Tandems locate the ion source outside the terminal, which means that accessing the ion source while the terminal is at high voltage is significantly less difficult, especially if the terminal is inside a gas tank. So then a cation beam from a sputtering ion source is injected from a relatively lower voltage platform towards the now improperly-named high voltage terminal, which will be positively charged by the arriving cations. Inside the terminal, the beam impinges on a thin foil (on the order of micrograms per square centimeter), often carbon or beryllium, stripping electrons from the ion beam so that they become anions. As it is difficult to make anions of more than -1 charge state, then the energy of particles emerging from a tandem is E=(q+1)V, where we have added the second acceleration potential from that cation to the positive charge state q emerging from the stripper foil; we are adding these different charge signs together because we are increasing the energy of the nucleus in each phase. In this sense, we can see clearly that a tandem can double the maximum energy of a proton beam, whose maximum charge state is merely +1, but the advantage gained by a tandem has diminishing returns as we go to higher mass, as, for example, one might easily get a 6+ charge state of a silicon beam.
It is not possible to make every element into a cation easily, so it is very rare for tandems to accelerate any noble gases heavier than helium, although KrF− and XeF− have been successfully produced and accelerated with a tandem. It is not uncommon to make compounds in order to get cations, however, and TiH2 might be extracted as TiH− and used to produce a proton beam, because these simple, and often weakly bound chemicals, will be broken apart at the terminal stripper foil. Cation ion beam production was a major subject of study for tandem accelerator application, and one can find recipes and yields for most elements in the Negative Ion Cookbook. Tandems can also be operated in terminal mode, where they function like a single-ended electrostatic accelerator, which is a more common and practical way to make beams of noble gases.
The name 'tandem' originates from this dual-use of the same high voltage, although tandems may also be named in the same style of conventional electrostatic accelerators based on the method of charging the terminal.
One trick which has to be considered with electrostatic accelerators is that usually vacuum beam lines are made of steel. However, one cannot very well connect a conducting pipe of steel from the high voltage terminal to the ground. Thus, many rings of a strong glass, like Pyrex, are assembled together in such a manner that their interface is a vacuum seal, like a copper gasket; a single long glass tube could implode under vacuum or fracture supporting its own weight. Importantly for the physics, these inter-spaced conducting rings help to make a more uniform electric field along the accelerating column. This beam line of glass rings is simply supported by compression at either end of the terminal. As the glass is non-conducting, it could be supported from the ground, but such supports near the terminal could induce a discharge of the terminal, depending on the design. Sometimes the compression is not sufficient, and the entire beam line may collapse and shatter. This idea is especially important to the design of tandems, because they naturally have longer beam lines, and the beam line must run through the terminal.
Most often electrostatic accelerators are arranged in a horizontal line. However, some tandems may have a "U" shape, and in principle the beam can be turned to any direction with a magnetic dipole at the terminal. Some electrostatic accelerators are arranged vertically, where either the ion source or, in the case of a "U" shaped vertical tandem, the terminal, is at the top of a tower. A tower arrangement can be a way to save space, and also the beam line connecting to the terminal made of glass rings can take some advantage of gravity as a natural source of compression.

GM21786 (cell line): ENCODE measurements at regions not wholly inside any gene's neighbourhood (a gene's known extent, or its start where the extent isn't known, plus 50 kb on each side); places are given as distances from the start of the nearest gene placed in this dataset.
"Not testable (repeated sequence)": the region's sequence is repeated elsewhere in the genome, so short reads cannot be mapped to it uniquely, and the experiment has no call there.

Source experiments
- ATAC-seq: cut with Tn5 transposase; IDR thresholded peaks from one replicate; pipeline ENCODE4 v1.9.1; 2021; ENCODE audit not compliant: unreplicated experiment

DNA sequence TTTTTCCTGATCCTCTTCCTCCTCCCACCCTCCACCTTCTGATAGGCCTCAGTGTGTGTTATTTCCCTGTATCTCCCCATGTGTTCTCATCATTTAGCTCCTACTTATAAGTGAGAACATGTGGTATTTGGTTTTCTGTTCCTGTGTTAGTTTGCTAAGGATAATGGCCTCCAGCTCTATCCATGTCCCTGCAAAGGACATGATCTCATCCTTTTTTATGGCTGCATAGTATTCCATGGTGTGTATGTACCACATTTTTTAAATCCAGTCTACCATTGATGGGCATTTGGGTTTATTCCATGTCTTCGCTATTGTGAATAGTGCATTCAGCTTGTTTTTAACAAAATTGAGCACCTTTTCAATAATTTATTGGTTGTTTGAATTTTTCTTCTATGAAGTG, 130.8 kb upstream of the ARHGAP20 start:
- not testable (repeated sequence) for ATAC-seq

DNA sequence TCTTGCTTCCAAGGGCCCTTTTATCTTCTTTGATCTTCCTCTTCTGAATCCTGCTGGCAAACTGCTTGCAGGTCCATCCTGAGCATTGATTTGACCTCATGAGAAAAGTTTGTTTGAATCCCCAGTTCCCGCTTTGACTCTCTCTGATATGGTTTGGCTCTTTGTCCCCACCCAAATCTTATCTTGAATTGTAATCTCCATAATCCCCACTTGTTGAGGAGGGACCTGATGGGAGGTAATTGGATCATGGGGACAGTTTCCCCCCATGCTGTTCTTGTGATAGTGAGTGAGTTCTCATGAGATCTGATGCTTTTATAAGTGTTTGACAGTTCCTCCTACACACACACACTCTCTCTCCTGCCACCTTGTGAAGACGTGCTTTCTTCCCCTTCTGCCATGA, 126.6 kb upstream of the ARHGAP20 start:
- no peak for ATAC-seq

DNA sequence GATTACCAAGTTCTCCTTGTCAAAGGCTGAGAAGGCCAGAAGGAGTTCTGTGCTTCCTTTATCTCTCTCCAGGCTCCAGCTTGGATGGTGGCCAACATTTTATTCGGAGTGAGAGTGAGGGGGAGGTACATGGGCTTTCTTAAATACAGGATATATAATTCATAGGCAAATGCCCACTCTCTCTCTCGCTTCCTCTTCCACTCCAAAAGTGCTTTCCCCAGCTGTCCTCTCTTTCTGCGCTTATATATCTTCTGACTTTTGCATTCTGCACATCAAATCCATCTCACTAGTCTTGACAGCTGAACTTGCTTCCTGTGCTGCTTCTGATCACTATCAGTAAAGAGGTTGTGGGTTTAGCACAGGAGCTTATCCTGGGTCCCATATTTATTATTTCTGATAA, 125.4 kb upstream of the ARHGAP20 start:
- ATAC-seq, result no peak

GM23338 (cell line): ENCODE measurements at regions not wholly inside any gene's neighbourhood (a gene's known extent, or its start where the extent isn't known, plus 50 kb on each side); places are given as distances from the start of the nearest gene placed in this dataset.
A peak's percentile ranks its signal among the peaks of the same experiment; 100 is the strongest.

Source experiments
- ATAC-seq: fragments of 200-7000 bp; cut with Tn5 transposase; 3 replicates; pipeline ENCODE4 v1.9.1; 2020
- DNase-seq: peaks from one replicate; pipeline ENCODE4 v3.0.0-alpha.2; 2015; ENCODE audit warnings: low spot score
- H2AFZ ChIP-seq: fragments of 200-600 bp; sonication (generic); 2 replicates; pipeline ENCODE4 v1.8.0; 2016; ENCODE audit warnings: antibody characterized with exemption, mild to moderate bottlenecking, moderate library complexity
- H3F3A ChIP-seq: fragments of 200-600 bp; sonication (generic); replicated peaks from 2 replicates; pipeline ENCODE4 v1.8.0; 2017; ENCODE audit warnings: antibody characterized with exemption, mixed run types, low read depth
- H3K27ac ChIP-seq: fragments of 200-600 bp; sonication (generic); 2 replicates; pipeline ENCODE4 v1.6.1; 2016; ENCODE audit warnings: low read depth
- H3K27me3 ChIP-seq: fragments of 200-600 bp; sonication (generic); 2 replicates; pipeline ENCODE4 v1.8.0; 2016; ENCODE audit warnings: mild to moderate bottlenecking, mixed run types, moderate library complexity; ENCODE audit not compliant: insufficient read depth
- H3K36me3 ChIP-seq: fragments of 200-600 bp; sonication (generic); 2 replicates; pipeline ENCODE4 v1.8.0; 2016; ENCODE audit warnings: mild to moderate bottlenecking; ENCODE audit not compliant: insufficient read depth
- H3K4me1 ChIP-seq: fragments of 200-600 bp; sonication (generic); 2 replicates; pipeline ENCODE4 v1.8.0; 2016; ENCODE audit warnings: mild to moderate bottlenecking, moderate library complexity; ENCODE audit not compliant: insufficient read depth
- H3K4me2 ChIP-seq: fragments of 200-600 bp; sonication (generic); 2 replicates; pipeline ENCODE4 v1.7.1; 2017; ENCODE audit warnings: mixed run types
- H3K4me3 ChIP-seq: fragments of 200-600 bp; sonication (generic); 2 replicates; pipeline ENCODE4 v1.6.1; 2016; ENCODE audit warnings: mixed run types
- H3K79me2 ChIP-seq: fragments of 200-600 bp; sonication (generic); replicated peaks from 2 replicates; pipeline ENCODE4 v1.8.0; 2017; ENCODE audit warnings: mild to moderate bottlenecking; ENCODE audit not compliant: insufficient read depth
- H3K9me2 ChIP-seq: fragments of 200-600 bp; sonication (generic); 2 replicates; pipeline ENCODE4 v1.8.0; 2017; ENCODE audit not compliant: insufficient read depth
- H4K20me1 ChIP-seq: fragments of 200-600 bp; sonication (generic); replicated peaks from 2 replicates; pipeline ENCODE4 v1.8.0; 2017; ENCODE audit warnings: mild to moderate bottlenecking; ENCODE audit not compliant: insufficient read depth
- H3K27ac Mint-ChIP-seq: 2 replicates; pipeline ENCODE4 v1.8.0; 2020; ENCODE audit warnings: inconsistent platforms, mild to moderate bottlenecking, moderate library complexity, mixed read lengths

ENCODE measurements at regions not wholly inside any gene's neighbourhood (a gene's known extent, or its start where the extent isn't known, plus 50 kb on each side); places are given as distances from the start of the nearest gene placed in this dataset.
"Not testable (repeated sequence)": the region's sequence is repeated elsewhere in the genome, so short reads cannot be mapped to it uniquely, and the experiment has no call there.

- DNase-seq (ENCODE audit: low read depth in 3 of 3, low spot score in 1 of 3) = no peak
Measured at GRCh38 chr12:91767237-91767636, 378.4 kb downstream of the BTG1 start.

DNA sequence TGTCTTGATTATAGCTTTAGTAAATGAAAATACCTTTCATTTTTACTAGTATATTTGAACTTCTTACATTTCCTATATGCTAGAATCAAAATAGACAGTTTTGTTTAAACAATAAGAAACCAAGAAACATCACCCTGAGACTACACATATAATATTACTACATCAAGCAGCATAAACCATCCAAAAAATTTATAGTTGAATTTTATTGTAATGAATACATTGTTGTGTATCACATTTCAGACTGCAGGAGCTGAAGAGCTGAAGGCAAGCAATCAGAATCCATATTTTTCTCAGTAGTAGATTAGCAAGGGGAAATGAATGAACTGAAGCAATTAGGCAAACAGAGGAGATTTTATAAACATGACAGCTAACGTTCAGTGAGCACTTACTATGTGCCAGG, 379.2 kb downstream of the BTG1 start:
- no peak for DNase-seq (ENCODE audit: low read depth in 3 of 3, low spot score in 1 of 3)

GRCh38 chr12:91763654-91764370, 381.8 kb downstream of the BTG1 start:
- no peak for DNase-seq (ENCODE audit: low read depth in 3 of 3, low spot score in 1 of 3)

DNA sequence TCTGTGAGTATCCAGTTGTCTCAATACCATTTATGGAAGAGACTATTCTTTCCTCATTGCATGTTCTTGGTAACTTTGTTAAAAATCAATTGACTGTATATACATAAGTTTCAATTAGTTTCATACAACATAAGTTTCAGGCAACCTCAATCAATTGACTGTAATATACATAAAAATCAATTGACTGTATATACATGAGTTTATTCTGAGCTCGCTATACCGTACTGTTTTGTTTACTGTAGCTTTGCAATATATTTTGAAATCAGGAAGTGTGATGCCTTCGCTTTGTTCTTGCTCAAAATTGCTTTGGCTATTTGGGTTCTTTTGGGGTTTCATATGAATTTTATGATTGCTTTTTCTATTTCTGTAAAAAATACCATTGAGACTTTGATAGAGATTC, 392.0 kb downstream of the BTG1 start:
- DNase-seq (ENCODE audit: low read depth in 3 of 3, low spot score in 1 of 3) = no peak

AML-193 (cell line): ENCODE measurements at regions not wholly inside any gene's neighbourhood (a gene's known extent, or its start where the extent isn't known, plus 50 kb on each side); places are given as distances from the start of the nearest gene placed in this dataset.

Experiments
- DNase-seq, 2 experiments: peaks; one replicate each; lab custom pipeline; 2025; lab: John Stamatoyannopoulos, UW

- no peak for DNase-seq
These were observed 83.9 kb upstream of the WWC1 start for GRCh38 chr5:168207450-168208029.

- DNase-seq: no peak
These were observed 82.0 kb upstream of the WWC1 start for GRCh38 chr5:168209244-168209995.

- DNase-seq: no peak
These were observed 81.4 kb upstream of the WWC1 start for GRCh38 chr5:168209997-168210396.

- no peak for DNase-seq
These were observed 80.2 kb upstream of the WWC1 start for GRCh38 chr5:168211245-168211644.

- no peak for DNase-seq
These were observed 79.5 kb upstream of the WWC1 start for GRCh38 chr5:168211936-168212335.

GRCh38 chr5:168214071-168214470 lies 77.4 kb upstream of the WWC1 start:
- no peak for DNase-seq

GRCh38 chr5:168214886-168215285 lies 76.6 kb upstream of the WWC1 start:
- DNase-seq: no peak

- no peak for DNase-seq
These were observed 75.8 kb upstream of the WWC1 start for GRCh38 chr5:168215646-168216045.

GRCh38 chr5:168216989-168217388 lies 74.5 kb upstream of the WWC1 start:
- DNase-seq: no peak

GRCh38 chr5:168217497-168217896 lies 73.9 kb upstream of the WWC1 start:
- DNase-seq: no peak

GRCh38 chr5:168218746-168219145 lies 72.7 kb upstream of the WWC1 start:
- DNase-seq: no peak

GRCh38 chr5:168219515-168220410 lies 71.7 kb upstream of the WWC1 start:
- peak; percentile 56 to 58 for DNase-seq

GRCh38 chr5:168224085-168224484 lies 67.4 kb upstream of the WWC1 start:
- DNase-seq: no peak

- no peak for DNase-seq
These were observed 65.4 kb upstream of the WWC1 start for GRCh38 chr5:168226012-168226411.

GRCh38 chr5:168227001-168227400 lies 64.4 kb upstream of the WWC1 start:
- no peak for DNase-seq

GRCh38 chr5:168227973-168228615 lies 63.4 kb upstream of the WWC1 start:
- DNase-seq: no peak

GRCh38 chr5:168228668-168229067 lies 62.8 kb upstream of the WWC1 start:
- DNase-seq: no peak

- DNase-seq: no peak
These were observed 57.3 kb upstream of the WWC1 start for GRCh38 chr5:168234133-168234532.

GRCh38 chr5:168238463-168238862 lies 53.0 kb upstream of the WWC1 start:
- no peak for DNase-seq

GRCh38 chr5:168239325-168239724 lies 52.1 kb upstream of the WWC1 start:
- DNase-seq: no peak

Confusion with Linear Accelerators
Electrostatic accelerators are often confused with linear accelerators simply because they can (but do not always) accelerate particles in a line. As we can see even early in their history, accelerators were named in some way referring to the method or type of acceleration. Terminal accelerators pre-date both linear accelerator technology and the nomenclature, so it would be confusing and incorrect to categorize them with a newer technology which is quite different. Linear accelerators use an array of oscillating electric fields, historically arranged in a line, but nothing would prevent a person from using magnets in between the columns of linear accelerators to form some other geometric shape. Oscillating field accelerators do not actually produce beams of particles, but rather packets of particles, unlike electrostatic accelerators which can have a beam current that is constant in time. Thus, the naming scheme for accelerators is based on the method of acceleration, or the physics, and not its geometry, which can be a point of confusion. In fact, it was the oscillating field design of the linear accelerator which inspired Lawrence to construct the cyclotron, which accelerates particles in a spiral, thus taking up a considerably smaller amount of space. A linear accelerator has more in common with a cyclotron than an electrostatic terminal accelerator.
Understanding the origin of the electron volt
The relation E=qV also indicates very simply why the electronvolt (ev) was invented for use in accelerator-based sciences, because if q is entered in integer units of the elementary charge and V in volts, the energy is given in eV; if we wanted to convert the energy into joules, we need to multiply by the elementary charge in Coulombs on both sides of the equation, yielding a very small number. Usually, the high voltage is quoted in MV and the beam energy then in MeV. With more sophisticated, higher energy machines, those working in particle physics are just accustomed to discussing mass and energy in units MeV or GeV, but the relationship of the accelerator state to the beam energy is not as simple as merely knowing the terminal voltage and the particle species accelerated.
- According to William Barletta, director of UPAS, the US particle Accelerator School, per Toni Feder, in Physics Today February 2010, "Accelerator school travels university circuit", p. 20
- Minehara, Eisuke; Abe, Shinichi; Yoshida, Tadashi; Sato, Yutaka; Kanda, Mamoru; Kobayashi, Chiaki; Hanashima, Susumu (1984). "On the production of the KrF- and XeF- Ion beams for the tandem electrostatic accelerators". Nuclear Instruments and Methods in Physics Research Section B 5: 217. Bibcode:1984NIMPB...5..217M. doi:10.1016/0168-583X(84)90513-5.
- Middleton, R: A Negative Ion Cookbook, University of Pennsylvania, unpublished, 1989 Online pdf